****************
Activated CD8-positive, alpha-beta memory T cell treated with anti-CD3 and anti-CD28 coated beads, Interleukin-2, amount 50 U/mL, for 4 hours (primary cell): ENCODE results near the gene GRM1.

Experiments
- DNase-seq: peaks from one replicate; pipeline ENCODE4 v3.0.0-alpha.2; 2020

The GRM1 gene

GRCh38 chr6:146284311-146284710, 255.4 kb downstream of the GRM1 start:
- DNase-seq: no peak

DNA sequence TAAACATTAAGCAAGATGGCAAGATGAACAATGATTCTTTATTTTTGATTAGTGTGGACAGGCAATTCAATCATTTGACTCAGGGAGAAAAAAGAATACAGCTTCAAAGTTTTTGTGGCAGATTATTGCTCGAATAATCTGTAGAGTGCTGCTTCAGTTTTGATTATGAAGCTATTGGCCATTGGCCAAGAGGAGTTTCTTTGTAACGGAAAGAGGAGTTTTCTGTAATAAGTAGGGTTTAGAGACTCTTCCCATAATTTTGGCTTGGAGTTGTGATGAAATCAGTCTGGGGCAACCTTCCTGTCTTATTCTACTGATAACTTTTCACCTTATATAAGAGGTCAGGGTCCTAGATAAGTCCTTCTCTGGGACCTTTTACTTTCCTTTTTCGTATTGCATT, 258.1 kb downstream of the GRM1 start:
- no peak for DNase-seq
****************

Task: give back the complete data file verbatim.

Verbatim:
Activated CD8-positive, alpha-beta memory T cell treated with anti-CD3 and anti-CD28 coated beads, Interleukin-2, amount 50 U/mL, for 4 hours (primary cell): ENCODE results near the gene GRM1.

Experiments
- DNase-seq: peaks from one replicate; pipeline ENCODE4 v3.0.0-alpha.2; 2020

The GRM1 gene

GRCh38 chr6:146284311-146284710, 255.4 kb downstream of the GRM1 start:
- DNase-seq: no peak

DNA sequence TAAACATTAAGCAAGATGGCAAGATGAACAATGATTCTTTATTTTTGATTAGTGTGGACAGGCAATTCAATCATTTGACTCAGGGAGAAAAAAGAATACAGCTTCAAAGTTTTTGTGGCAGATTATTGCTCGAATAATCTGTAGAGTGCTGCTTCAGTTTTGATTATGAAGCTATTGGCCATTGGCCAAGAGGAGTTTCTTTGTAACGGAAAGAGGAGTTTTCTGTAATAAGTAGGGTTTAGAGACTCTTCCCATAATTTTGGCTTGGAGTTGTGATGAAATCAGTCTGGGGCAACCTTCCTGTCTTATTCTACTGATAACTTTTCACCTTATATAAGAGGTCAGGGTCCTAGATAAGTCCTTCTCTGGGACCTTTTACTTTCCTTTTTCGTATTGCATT, 258.1 kb downstream of the GRM1 start:
- no peak for DNase-seq